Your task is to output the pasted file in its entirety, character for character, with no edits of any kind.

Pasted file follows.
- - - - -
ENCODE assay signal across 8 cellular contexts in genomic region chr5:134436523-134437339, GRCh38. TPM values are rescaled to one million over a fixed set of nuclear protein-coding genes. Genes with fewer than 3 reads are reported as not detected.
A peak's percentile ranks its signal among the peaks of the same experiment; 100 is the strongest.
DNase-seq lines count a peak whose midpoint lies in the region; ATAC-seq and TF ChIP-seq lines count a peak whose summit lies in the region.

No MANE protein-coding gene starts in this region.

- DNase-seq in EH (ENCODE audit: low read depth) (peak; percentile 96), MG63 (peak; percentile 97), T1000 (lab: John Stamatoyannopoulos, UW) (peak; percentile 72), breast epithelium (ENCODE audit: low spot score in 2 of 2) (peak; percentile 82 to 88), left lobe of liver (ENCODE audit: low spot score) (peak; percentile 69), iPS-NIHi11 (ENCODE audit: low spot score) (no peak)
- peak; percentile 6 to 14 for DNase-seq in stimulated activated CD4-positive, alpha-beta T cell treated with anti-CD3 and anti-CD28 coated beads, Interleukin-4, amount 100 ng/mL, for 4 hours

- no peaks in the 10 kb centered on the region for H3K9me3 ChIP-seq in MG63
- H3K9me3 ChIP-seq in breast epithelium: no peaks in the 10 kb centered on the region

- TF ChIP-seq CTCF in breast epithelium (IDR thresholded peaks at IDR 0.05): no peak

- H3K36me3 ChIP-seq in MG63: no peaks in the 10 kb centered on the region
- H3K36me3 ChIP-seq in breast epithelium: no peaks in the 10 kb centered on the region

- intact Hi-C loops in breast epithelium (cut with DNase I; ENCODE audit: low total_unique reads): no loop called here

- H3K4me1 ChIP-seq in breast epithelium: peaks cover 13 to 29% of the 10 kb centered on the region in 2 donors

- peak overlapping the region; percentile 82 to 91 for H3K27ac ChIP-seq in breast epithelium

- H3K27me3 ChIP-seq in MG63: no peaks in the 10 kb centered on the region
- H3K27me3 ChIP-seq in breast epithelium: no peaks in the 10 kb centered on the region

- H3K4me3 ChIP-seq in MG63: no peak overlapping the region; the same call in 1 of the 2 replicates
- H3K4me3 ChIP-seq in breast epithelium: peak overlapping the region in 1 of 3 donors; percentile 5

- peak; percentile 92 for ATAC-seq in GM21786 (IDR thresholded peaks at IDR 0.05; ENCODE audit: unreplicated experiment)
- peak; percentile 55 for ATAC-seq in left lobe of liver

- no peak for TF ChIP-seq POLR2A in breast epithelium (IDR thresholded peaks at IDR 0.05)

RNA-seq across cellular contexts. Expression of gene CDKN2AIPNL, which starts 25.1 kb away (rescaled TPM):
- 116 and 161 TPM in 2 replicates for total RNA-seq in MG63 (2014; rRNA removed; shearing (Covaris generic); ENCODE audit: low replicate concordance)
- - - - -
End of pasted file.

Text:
ENCODE assay signal across 8 cellular contexts in genomic region chr5:134436523-134437339, GRCh38. TPM values are rescaled to one million over a fixed set of nuclear protein-coding genes. Genes with fewer than 3 reads are reported as not detected.
A peak's percentile ranks its signal among the peaks of the same experiment; 100 is the strongest.
DNase-seq lines count a peak whose midpoint lies in the region; ATAC-seq and TF ChIP-seq lines count a peak whose summit lies in the region.

No MANE protein-coding gene starts in this region.

- DNase-seq in EH (ENCODE audit: low read depth) (peak; percentile 96), MG63 (peak; percentile 97), T1000 (lab: John Stamatoyannopoulos, UW) (peak; percentile 72), breast epithelium (ENCODE audit: low spot score in 2 of 2) (peak; percentile 82 to 88), left lobe of liver (ENCODE audit: low spot score) (peak; percentile 69), iPS-NIHi11 (ENCODE audit: low spot score) (no peak)
- peak; percentile 6 to 14 for DNase-seq in stimulated activated CD4-positive, alpha-beta T cell treated with anti-CD3 and anti-CD28 coated beads, Interleukin-4, amount 100 ng/mL, for 4 hours

- no peaks in the 10 kb centered on the region for H3K9me3 ChIP-seq in MG63
- H3K9me3 ChIP-seq in breast epithelium: no peaks in the 10 kb centered on the region

- TF ChIP-seq CTCF in breast epithelium (IDR thresholded peaks at IDR 0.05): no peak

- H3K36me3 ChIP-seq in MG63: no peaks in the 10 kb centered on the region
- H3K36me3 ChIP-seq in breast epithelium: no peaks in the 10 kb centered on the region

- intact Hi-C loops in breast epithelium (cut with DNase I; ENCODE audit: low total_unique reads): no loop called here

- H3K4me1 ChIP-seq in breast epithelium: peaks cover 13 to 29% of the 10 kb centered on the region in 2 donors

- peak overlapping the region; percentile 82 to 91 for H3K27ac ChIP-seq in breast epithelium

- H3K27me3 ChIP-seq in MG63: no peaks in the 10 kb centered on the region
- H3K27me3 ChIP-seq in breast epithelium: no peaks in the 10 kb centered on the region

- H3K4me3 ChIP-seq in MG63: no peak overlapping the region; the same call in 1 of the 2 replicates
- H3K4me3 ChIP-seq in breast epithelium: peak overlapping the region in 1 of 3 donors; percentile 5

- peak; percentile 92 for ATAC-seq in GM21786 (IDR thresholded peaks at IDR 0.05; ENCODE audit: unreplicated experiment)
- peak; percentile 55 for ATAC-seq in left lobe of liver

- no peak for TF ChIP-seq POLR2A in breast epithelium (IDR thresholded peaks at IDR 0.05)

RNA-seq across cellular contexts. Expression of gene CDKN2AIPNL, which starts 25.1 kb away (rescaled TPM):
- 116 and 161 TPM in 2 replicates for total RNA-seq in MG63 (2014; rRNA removed; shearing (Covaris generic); ENCODE audit: low replicate concordance)